Seeds for Humanity… “Pulses, which are among the world’s most ancient cultivated plants, have nourished people for millennia.” In my research on sustainable farming via agricultural technology, I discovered the amazing bean and its many benefits for people, farmers, and the planet.
World population is predicted to double by 2050, imposing an increasing demand for food that comes together with an increasing concern on environment and food security. Under this pressing scenario for agriculture, the widely acknowledged beneficial role of legumes in cropping systems, by increasing biological nitrogen fixation, reducing energy costs, improving soil physical conditions and biodiversity, is more needed than ever.
On-going climate change poses an increasing threat to production of target food legumes, requiring urgent implementation of agronomic and genetic means of addressing this threat. Therefore, it is essential we intensify legume genetic enhancement programs. We need global accelerated development of cultivars possessing high yield, genetic resilience against stresses, and enhanced nutritional quality. In short, we need better seeds…
What are Pulses?
Known as orphan crops, pulses receive much less attention from researchers and policy makers compared to major commercial crops. There is a great scope for developing improved varieties of pulses, with higher resilience to drought, salinity and diseases, as they will play a vital role in the face of adverse climate change impacts on crop productivity. Pulses are an absolutely ESSENTIAL source of protein, nutrients, and fiber for much of the world’s population, especially in Climate Change at-risk areas such as Africa, Asia, and South America.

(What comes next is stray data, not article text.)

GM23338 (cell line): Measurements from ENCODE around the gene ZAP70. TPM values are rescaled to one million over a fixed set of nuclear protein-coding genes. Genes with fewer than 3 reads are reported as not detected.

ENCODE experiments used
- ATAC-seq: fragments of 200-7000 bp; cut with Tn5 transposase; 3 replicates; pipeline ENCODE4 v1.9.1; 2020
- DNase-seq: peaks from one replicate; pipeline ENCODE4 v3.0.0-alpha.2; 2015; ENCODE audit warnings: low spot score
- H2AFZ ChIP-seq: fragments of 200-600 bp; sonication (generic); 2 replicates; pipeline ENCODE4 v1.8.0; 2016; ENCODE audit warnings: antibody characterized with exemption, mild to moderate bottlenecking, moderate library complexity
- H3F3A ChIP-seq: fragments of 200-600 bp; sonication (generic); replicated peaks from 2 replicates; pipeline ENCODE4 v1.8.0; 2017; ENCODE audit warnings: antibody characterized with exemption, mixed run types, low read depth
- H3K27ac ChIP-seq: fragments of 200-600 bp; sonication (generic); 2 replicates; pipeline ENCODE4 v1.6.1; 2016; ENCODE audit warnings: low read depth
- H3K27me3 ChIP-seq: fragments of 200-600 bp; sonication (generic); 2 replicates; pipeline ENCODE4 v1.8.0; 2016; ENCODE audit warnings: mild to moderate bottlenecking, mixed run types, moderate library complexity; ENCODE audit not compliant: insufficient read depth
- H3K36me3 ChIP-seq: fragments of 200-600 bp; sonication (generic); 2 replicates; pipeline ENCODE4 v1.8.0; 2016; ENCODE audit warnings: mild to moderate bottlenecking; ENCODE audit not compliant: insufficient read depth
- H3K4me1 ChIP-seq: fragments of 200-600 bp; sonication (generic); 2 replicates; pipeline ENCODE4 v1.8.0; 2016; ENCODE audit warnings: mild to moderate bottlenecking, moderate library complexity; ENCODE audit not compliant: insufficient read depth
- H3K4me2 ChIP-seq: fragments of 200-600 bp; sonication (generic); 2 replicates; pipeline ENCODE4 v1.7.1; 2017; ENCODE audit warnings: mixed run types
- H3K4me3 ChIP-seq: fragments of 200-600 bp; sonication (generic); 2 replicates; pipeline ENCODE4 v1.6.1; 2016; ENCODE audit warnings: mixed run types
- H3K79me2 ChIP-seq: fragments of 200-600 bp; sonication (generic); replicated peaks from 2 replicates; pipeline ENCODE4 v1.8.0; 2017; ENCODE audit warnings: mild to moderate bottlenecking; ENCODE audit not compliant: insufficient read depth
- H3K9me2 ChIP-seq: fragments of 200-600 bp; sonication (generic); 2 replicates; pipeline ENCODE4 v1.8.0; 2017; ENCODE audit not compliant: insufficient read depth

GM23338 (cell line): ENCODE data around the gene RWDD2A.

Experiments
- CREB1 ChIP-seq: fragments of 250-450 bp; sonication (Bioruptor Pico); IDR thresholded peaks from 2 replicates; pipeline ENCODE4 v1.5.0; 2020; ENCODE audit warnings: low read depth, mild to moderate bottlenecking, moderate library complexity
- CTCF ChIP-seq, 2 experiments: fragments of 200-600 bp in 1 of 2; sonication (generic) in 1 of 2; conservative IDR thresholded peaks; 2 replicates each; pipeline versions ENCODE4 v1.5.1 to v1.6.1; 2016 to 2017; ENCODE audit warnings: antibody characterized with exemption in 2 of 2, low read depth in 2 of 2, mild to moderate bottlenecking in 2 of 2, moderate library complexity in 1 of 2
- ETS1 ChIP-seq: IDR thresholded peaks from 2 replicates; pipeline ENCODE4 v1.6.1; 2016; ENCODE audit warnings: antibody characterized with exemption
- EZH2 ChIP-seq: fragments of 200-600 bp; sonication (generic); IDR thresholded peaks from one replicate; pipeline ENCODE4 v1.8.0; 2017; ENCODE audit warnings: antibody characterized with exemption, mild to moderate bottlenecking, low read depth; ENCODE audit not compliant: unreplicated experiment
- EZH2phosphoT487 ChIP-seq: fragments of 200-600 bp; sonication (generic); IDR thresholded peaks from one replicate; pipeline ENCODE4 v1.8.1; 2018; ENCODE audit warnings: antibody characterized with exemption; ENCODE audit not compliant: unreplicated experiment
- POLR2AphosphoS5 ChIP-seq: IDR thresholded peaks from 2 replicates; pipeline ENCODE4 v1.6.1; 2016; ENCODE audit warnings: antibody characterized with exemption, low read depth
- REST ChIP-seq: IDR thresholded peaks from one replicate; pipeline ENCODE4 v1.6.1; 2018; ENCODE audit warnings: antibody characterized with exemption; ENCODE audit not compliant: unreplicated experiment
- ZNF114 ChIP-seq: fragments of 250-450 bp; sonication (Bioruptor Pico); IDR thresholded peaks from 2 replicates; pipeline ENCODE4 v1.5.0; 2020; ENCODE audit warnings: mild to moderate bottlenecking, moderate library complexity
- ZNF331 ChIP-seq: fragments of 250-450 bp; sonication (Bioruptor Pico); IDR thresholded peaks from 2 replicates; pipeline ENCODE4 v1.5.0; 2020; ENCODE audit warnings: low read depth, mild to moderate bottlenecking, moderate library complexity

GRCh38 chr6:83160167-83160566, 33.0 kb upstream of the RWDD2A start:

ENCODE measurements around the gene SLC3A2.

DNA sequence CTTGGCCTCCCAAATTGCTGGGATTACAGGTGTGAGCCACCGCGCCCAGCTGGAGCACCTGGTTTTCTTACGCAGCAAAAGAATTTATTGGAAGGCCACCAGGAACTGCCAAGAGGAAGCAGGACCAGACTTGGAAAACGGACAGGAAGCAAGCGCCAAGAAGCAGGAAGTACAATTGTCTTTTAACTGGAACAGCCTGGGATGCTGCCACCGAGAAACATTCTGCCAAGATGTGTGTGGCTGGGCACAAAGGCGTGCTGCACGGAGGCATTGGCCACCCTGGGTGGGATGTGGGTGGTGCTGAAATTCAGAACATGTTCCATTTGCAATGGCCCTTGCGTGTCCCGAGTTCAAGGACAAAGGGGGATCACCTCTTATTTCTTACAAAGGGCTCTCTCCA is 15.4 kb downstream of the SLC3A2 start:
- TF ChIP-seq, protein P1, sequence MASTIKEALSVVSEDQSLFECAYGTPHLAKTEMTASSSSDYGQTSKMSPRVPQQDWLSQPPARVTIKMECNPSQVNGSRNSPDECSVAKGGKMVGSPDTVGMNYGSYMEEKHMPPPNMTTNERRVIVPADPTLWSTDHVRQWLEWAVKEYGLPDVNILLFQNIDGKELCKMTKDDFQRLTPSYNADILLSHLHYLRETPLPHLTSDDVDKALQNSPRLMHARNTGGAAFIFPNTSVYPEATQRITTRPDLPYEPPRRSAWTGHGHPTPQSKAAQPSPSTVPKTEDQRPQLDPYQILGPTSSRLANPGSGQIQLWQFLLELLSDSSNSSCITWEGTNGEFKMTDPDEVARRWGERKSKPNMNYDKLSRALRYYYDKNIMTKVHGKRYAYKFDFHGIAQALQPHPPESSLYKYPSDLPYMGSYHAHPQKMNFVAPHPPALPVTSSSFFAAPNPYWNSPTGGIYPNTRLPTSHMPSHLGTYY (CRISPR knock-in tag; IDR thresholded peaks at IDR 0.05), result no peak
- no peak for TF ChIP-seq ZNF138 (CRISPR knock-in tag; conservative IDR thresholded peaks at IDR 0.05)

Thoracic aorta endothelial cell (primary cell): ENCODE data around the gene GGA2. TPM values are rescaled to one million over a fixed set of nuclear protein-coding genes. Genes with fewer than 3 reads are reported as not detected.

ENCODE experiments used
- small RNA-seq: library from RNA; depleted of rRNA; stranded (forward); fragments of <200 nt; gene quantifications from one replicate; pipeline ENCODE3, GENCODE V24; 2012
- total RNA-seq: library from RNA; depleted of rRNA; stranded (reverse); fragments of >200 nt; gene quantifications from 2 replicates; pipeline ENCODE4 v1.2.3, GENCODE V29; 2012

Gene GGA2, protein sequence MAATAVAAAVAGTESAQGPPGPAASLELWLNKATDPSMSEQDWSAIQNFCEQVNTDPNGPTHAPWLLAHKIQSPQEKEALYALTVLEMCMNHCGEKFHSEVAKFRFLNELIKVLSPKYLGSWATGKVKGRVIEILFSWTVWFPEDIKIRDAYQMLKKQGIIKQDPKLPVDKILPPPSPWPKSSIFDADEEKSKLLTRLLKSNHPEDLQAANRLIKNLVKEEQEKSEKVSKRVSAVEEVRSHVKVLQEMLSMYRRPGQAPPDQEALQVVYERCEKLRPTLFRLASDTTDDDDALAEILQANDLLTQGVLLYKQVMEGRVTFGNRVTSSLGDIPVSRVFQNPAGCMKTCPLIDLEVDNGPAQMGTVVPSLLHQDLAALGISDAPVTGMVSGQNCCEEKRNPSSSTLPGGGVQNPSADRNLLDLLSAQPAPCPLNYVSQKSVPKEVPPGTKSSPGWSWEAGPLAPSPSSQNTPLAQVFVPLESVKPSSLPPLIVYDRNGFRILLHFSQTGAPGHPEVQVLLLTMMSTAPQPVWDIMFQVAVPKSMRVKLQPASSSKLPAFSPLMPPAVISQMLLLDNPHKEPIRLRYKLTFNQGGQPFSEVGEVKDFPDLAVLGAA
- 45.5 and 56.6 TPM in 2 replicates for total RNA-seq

Beans are highly water efficient, improve soil diversity via nitrogen fixing, and provide a “green” manure for agriculture, thus lowering both fertilizers needed and final carbon footprint.
Legumes/Pulses/Beans … whatever you want to call them… are important to Emerging Market economies, but legume seed innovation is way behind the cereals such as corn and wheat. Despite the advantages, legume cultivation has not met these expectations and remains below that of other crops, such as cereals. This has been accompanied by a progressive replacement of traditional farming systems with industrialized, largely cereal-based systems, heavily reliant upon fossil fuels.
Problem: Legume acreage is down:
Acreage of most temperate legumes (pea, faba beans, vetches, lupin) has declined worldwide in the last 50 years. Many reasons have been given for this decline in legume acreage, but low and unstable yields as well as susceptibility to biotic and abiotic stresses, are chiefly to blame.
Soybean is the only legume whose acreage is continuously increasing in Europe, reaching 3.45 million ha in 2012, more than all other legumes together.
Problem: Legume yield is down:
Insect infestation, both in the field and after harvest, is a major threat to legume crops. The average yield of temperate legumes has increased relatively little during the past 50 years, with a just about 50% increase for most legumes. The highest yield increase (around 100%) has been for lentil, groundnut, and soybean, which are still below the increases achieved by major cereal crops (130%-160%).